1 This was Levingston, Lord Almont, who had the first command under Lesley in the Scottish army, and was afterwards created Earl of Callendar. Charles had certainly intended to give him the office of Lord Treasurer, but was obliged to put it into commission, naming the Earls of Argyle, Glencairn, Lothian, and Lindsey, as Commissioners.

3 Montrose, it is hardly necessary to remind the reader, had very recently quitted the Covenanting party, and joined the King.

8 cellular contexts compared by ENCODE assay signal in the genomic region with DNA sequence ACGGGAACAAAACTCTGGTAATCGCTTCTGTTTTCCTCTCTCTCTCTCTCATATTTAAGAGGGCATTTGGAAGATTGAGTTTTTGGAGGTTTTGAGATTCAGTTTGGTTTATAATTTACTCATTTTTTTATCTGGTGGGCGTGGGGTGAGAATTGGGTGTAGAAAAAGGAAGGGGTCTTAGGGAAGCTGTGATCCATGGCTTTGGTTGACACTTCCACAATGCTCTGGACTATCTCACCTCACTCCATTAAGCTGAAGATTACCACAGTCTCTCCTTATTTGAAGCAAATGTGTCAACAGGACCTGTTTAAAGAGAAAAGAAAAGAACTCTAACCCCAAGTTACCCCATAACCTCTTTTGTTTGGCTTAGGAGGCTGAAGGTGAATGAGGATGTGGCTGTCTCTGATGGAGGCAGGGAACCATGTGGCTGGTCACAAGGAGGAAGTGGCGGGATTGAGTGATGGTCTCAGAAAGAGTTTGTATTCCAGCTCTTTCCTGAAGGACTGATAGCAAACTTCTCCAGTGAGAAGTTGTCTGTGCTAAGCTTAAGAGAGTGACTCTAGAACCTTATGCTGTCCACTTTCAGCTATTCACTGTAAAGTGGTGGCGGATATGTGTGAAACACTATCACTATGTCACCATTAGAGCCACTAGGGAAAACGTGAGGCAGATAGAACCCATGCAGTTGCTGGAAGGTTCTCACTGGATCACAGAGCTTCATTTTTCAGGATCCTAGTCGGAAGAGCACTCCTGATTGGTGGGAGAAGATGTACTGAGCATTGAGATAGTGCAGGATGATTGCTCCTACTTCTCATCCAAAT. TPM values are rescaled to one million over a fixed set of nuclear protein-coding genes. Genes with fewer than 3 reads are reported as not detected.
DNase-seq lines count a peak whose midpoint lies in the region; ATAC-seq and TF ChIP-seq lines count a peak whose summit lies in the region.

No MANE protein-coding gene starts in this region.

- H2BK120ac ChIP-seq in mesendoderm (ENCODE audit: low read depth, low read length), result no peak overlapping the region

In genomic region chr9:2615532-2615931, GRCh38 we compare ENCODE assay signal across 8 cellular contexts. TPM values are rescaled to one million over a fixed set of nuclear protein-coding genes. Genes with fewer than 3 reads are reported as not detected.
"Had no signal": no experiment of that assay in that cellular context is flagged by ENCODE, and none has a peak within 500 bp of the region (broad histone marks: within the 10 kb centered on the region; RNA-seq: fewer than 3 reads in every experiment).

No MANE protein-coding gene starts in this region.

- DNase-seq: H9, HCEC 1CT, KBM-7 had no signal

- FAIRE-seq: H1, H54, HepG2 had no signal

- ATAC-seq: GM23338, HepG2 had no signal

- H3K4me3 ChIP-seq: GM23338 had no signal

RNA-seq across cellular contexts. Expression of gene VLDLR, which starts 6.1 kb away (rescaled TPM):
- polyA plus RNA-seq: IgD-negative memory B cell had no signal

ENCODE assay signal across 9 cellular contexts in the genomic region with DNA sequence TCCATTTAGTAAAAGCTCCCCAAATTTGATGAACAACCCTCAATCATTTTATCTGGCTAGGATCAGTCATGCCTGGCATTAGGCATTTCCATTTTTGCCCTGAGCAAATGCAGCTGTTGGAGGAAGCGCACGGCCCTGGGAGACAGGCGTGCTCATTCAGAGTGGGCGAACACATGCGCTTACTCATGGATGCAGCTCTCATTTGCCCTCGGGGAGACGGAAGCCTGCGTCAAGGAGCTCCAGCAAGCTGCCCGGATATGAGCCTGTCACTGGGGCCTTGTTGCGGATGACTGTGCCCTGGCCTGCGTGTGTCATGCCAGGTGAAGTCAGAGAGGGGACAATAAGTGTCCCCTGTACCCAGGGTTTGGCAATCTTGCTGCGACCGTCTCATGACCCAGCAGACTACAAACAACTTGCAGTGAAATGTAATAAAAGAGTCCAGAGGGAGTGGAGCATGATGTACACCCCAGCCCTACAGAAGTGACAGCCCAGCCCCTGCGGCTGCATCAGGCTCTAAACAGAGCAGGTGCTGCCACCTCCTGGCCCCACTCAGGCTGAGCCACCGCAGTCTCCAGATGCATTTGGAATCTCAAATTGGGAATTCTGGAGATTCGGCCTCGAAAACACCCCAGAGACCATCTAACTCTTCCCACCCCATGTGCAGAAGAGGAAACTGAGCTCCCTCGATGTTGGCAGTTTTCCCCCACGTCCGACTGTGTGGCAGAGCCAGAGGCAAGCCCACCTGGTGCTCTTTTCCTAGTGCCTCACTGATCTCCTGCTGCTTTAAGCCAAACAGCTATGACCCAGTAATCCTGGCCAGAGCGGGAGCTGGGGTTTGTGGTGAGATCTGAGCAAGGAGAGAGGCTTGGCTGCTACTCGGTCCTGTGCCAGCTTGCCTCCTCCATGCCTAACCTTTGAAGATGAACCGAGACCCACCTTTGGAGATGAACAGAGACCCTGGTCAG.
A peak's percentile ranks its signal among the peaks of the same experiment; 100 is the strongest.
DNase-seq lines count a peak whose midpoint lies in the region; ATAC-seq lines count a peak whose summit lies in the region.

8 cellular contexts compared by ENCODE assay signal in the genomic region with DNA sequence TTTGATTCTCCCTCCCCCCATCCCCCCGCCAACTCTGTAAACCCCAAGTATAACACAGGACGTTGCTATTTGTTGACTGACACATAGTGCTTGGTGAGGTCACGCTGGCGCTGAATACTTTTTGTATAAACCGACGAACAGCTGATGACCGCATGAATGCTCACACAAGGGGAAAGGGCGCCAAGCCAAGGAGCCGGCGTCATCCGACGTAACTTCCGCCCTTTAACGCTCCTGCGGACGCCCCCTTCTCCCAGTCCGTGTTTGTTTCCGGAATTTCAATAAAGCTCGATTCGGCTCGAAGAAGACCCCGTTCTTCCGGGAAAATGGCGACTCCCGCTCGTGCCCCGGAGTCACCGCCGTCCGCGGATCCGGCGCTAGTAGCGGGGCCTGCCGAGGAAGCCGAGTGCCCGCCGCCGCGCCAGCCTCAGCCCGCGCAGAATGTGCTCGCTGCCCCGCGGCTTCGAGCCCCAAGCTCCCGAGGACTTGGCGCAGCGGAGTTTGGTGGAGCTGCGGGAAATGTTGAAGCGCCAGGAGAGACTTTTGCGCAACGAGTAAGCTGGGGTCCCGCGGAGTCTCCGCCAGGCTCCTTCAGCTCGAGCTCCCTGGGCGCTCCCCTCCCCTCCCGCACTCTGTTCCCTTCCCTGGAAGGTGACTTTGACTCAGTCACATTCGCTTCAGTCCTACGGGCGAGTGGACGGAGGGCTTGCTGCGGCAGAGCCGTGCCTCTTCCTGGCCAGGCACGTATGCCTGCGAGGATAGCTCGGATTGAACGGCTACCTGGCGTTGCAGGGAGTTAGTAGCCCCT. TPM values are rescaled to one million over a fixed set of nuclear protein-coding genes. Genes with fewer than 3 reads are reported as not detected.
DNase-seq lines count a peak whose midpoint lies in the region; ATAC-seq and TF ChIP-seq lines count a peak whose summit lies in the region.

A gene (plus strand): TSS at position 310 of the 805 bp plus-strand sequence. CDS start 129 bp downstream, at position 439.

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This may be to understand y” condic'on of their case) are of to opinion, that ther innocency is such, as they will say, but I am - to it?” not fare yo worse for yo' Ma" leaving them to yo .* ordinary course of justice there. int of . I am credibly assured, that y” Citty of London §: growes very weary of y" insolent carriage of y" Hot releued, Schismaticks, finding their way of governm' to be }...” wholly arbitrary. Alderman Gourney [Gurney] (according to his right and place) is elected Lo. Mayor notw"standing y” opposic’on of y" factious party, throughey" stoutnes and good affecc’on of one of yo new Sheriffs (called Clerck), who while y' factious persons were making a noyse, & would not proceede to y elecc’on, proposed Ald'man Gourney (who I heare is very well affected & stout), & carry’d it, & yo Schismaticks (who cryed noe elecc’on) were silenced w” hisses, & thereupon y” Sheriff dismist